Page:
Saturday, June 14, 2014

Boston will be Nashville's favorite mistake

It's just a matter of time for before the snowjob to expand convention centers hits Nashville, too:

The [Massachusetts] House overwhelmingly passed a $1.1 billion expansion bond last week. The Senate is scheduled to take up the legislation Thursday, after trimming $110 million from it over concerns of a giveaway to hotel developers.

President Therese Murray is a strong supporter of the expansion. So strong, in fact, that in a speech last month before the Boston Chamber of Commerce, she quoted verbatim the talking points of Massachusetts Convention Center Authority Jim Rooney, who says the expansion will vault the state into the top five convention destinations in the country and create thousands of jobs and $184 million of additional economic impact every year ....

Heywood Sanders, a professor of public administration...said in a phone interview that convention space in the United States grew from 40 million square feet to 71 million square feet between 1990 and 2013, but tradeshow demand has been flat since 2000. Moreover, Boston’s expansion would occur alongside expansions planned or proposed in cities such as Anaheim, Los Angeles, San Francisco, and San Diego.

“There is nothing Rooney can do to make Boston a top-five convention destination,” Sanders said.

Joan Eisenstodt, a Washington-based national event planner, said competition sometimes prompts convention centers to virtually give away space to lure conventions, which pokes a hole in so-called economic impact. She also said a bigger Boston center may actually amplify Boston’s current weaknesses, such as our growing congestion.

Nashville faces a perfect storm of 1) post-sexy-beast debt that will plague the next administration and drag down the Metro budget, 2) image-conscious politicians who will be tantalized by pretty new capital projects to pad resumes, 3) outside competition from foolhardy cities like Boston who are trying to keep up in the race to the next big thing. That convergence assures that Nashville will be before long looking to expand its brand new Music City Center.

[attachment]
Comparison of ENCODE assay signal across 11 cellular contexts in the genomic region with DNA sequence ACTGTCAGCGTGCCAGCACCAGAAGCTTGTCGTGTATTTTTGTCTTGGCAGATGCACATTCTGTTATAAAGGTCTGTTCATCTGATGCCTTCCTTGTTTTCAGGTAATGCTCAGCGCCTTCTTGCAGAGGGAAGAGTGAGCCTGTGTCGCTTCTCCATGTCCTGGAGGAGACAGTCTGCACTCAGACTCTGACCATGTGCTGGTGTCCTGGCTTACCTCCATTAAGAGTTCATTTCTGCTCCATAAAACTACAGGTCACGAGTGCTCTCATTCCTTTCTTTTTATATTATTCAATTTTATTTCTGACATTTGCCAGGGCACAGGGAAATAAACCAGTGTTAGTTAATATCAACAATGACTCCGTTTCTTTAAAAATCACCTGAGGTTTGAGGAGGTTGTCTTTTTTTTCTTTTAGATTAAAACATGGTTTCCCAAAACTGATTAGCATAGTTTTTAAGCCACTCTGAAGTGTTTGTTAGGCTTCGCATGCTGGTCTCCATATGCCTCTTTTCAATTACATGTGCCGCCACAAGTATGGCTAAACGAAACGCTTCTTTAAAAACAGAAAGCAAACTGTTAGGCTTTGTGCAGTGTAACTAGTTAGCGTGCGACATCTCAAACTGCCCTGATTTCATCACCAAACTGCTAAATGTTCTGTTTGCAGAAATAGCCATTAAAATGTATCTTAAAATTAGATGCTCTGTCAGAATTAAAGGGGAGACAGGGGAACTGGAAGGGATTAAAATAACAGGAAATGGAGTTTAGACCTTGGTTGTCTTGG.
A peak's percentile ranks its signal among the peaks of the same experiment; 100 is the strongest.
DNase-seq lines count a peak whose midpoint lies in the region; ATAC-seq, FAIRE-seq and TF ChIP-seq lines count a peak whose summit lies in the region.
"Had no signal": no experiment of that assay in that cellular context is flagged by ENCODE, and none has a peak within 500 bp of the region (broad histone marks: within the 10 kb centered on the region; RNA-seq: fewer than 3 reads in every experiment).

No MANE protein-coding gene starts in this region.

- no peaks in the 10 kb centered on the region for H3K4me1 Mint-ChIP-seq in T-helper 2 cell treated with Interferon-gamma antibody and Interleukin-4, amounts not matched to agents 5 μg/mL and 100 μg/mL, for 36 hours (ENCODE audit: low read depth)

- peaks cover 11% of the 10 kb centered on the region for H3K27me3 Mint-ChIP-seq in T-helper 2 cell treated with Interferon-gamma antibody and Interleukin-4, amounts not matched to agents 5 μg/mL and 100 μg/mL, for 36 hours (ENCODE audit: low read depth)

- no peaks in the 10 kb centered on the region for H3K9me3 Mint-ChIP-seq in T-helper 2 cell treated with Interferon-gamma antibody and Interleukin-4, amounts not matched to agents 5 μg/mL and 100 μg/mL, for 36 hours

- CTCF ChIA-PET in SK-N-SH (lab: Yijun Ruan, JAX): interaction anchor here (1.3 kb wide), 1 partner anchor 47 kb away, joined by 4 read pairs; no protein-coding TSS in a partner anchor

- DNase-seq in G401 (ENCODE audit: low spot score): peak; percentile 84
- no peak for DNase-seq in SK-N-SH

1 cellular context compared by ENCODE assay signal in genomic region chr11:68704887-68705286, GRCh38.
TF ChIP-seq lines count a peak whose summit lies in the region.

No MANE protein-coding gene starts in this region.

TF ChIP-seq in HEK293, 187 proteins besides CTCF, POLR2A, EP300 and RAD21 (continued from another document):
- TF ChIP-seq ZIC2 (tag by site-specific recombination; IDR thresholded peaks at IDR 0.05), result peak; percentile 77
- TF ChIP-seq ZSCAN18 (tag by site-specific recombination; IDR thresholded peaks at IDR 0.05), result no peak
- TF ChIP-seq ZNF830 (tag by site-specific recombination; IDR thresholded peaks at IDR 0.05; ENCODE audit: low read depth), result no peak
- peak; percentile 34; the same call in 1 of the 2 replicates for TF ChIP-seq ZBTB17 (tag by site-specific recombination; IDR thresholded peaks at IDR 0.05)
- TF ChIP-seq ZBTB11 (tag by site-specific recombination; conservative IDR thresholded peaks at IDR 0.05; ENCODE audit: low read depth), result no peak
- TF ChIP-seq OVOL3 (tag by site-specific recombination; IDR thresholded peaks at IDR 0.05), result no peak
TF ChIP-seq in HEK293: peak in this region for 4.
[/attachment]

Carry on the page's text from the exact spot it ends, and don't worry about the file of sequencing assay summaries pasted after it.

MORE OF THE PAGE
Also, consider for a moment some of the logic behind the Mayor's new plan for an east-west bus rapid transit connector to serve the convention center. Music City Center has created more Downtown traffic congestion. The Amp is designed to alleviate that, which in turn, provides another rationale when MCC expansion is proposed by a future mayor. The Amp will likely free up room for even more congestion caused once future MCC expansion is approved.

These capital projects look more and more like vicious circles within which Nashville is suspended and within which taxpayers are trapped. When does it stop? Where do we reach the tipping point where the costs destroy the few benefits that trickle down to us?

And how long before Music City Center starts giving away space because their competitors are doing it? Not long. Try August. A convention of convention planners is getting a free ride from Metro: